‘‘Twas the Night before Christmas”, also known as ‘A Visit from St Nicholas’ was written in 1822 by Clement Clarke Moore and was originally written for his family. It was first published in the Troy (New York) Sentinel on 23rd December 1823. From that date onwards it has been published in many magazines, newspapers, books, and anthologies, as well as being used as the basis for films, radio and television programmes.
The poem was first printed as a book in 1837. The poem paints a perfect, romantic image of the ideal family Christmas, from the stereotypical picture of the family on Christmas Eve to the make-believe image of St. Nicholas landing his sleigh on the roof of the house and slipping down the chimney, and the reading of this poem on Christmas Eve is a tradition in families all over the world.
‘Twas the Night before Christmas’ imagines childhood to be a perfect time filled with happiness, joy, and excitement, which for some children is not what reality is like. It gives the image of the children in the poem as being ‘nestled all snug in their beds, while visions of sugar plums danced in their heads’, which teaches the child reader or listener about what good children should do on Christmas Eve.
However it also goes on to let the child know what is supposedly happening whilst all of the family are fast asleep so that they can feel excited at the prospect of waking up to gifts on Christmas morning.
This poem historically appears to be the first mention of St. Nicholas actually having a sleigh and reindeer, which seems to be almost unbelievable in today’s society with all of the Christmas merchandise sold with a picture of a sleigh or reindeer on them. Even the description of St. Nicholas as a plump man with ‘cheeks like roses’, a smile, a wobbly belly, and a bag full of toys on his back has been carried forward through history to give the present day conception of Santa Claus / Father Christmas / St. Nicholas which adorns millions of Christmas cards every year.
The reindeer’s names are also still used in today’s society in Christmas songs. The reindeer that are known as Donder and Blitzen (which are German words) can be translated into the English words Thunder and Lightning, however in English versions of the poem they are still called either Donder and Blitzen, or Donna and Blitzen to keep the rhyme scheme in place with Blitzen rhyming with Vixen.
In several American versions of the poem the last line has been changed to ‘Merry Christmas to all…’ instead of ‘Happy Christmas to all…’, as Merry Christmas is more commonly used as a Christmas greeting in the U. S. A.
The theme of Christmas and St. Nicholas with his reindeer delivering presents brings back memories of childhood for adults and brings excitement for children. It is a poem which was written a long time ago, but it has stood the test of time. It was my favourite poem as a child and it is still my favourite poem today as it may be yours as well.
So, on this Christmas eve, as the stockings hang on the fireplace, and children wait for Santa’s arrival, or your doing some last minute Christmas shopping, take a moment with your family and read aloud this classic poem for all to enjoy.
Twas the night before Christmas, when all through the house
Not a creature was stirring, not even a mouse.
The stockings were hung by the chimney with care,
In hopes that St Nicholas soon would be there.
The children were nestled all snug in their beds,
While visions of sugar-plums danced in their heads.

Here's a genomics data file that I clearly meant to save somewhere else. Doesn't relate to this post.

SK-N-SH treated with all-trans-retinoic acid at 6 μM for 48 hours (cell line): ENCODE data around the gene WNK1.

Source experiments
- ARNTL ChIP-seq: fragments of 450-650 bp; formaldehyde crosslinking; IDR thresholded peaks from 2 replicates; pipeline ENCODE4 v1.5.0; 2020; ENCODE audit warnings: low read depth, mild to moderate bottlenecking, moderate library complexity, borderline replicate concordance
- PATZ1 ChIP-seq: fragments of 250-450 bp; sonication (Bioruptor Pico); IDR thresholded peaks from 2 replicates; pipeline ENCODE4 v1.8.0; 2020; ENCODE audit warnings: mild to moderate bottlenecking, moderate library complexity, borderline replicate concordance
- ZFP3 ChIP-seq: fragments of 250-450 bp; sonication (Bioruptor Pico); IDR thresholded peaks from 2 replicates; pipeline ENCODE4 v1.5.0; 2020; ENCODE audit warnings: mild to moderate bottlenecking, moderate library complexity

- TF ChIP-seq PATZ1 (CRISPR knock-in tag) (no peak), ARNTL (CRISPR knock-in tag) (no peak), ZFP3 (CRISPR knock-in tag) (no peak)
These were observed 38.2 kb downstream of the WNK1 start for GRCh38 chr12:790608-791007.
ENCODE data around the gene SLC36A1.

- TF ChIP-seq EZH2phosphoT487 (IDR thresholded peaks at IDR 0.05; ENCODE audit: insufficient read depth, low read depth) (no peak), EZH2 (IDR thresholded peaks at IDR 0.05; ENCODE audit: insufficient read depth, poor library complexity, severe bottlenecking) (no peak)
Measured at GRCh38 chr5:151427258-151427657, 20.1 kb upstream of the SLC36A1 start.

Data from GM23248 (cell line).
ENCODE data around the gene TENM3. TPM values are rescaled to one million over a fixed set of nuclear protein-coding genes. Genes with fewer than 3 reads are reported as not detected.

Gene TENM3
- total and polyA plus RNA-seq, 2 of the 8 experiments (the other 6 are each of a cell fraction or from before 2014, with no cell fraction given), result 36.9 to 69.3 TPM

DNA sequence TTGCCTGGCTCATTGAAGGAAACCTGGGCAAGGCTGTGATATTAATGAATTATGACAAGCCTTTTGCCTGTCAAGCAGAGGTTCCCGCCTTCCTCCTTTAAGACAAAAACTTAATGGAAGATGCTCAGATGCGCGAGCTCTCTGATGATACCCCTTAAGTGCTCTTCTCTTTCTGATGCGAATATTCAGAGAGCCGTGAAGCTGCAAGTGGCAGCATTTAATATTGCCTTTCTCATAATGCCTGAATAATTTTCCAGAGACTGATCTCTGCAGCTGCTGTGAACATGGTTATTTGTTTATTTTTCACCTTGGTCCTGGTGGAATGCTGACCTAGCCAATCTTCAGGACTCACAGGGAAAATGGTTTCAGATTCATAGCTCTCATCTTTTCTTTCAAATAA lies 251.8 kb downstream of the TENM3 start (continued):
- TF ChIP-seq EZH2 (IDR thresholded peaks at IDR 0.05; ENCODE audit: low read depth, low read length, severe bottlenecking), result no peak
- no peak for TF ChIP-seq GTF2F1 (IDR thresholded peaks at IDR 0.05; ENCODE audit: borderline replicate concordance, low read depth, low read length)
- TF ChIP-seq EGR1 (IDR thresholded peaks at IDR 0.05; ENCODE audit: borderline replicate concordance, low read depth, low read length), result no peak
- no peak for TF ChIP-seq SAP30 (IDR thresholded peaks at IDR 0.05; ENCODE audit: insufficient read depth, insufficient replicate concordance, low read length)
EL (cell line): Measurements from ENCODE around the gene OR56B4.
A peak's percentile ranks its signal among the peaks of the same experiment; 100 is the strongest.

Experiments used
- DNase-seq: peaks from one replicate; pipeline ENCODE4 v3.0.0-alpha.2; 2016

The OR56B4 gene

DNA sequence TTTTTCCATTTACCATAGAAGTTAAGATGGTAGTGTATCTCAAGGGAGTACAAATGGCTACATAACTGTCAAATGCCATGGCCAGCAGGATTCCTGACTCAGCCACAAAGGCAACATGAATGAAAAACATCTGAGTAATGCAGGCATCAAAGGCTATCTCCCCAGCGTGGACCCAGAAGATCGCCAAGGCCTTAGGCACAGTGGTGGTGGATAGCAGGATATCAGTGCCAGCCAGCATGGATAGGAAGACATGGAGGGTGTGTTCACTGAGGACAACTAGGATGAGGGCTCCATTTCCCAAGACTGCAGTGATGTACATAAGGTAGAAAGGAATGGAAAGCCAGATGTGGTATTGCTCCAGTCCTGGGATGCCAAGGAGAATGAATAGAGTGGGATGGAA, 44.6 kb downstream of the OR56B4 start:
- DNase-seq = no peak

And mamma in her ‘kerchief, and I in my cap,
Had just settled our brains for a long winter’s nap.
When out on the lawn there arose such a clatter,
I sprang from the bed to see what was the matter.
Away to the window I flew like a flash,
Tore open the shutters and threw up the sash.
The moon on the breast of the new-fallen snow
Gave the lustre of mid-day to objects below.
When, what to my wondering eyes should appear,
But a miniature sleigh, and eight tinny reindeer.
With a little old driver, so lively and quick,
I knew in a moment it must be St Nick.
More rapid than eagles his coursers they came,
And he whistled, and shouted, and called them by name!
“Now Dasher! now, Dancer! now, Prancer and Vixen!
On, Comet! On, Cupid! on, on Donner and Blitzen!
To the top of the porch! to the top of the wall!
Now dash away! Dash away! Dash away all!”
As dry leaves that before the wild hurricane fly,
When they meet with an obstacle, mount to the sky.
So up to the house-top the coursers they flew,
With the sleigh full of Toys, and St Nicholas too.
And then, in a twinkling, I heard on the roof
The prancing and pawing of each little hoof.
As I drew in my head, and was turning around,
Down the chimney St Nicholas came with a bound.
He was dressed all in fur, from his head to his foot,
And his clothes were all tarnished with ashes and soot.
A bundle of Toys he had flung on his back,
And he looked like a peddler, just opening his pack.
His eyes-how they twinkled! his dimples how merry!
His cheeks were like roses, his nose like a cherry!
His droll little mouth was drawn up like a bow,
And the beard of his chin was as white as the snow.
The stump of a pipe he held tight in his teeth,
And the smoke it encircled his head like a wreath.
He had a broad face and a little round belly,
That shook when he laughed, like a bowlful of jelly!
He was chubby and plump, a right jolly old elf,
And I laughed when I saw him, in spite of myself!
A wink of his eye and a twist of his head,
Soon gave me to know I had nothing to dread.
He spoke not a word, but went straight to his work,
And filled all the stockings, then turned with a jerk.
And laying his finger aside of his nose,
And giving a nod, up the chimney he rose!
He sprang to his sleigh, to his team gave a whistle,
And away they all flew like the down of a thistle.
But I heard him exclaim, ‘ere he drove out of sight,
“Happy Christmas to all, and to all a good-night!”